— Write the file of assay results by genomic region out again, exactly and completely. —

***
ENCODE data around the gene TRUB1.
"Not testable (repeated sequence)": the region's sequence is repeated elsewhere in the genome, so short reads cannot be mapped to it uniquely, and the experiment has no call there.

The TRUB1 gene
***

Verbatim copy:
ENCODE data around the gene TRUB1.
"Not testable (repeated sequence)": the region's sequence is repeated elsewhere in the genome, so short reads cannot be mapped to it uniquely, and the experiment has no call there.

The TRUB1 gene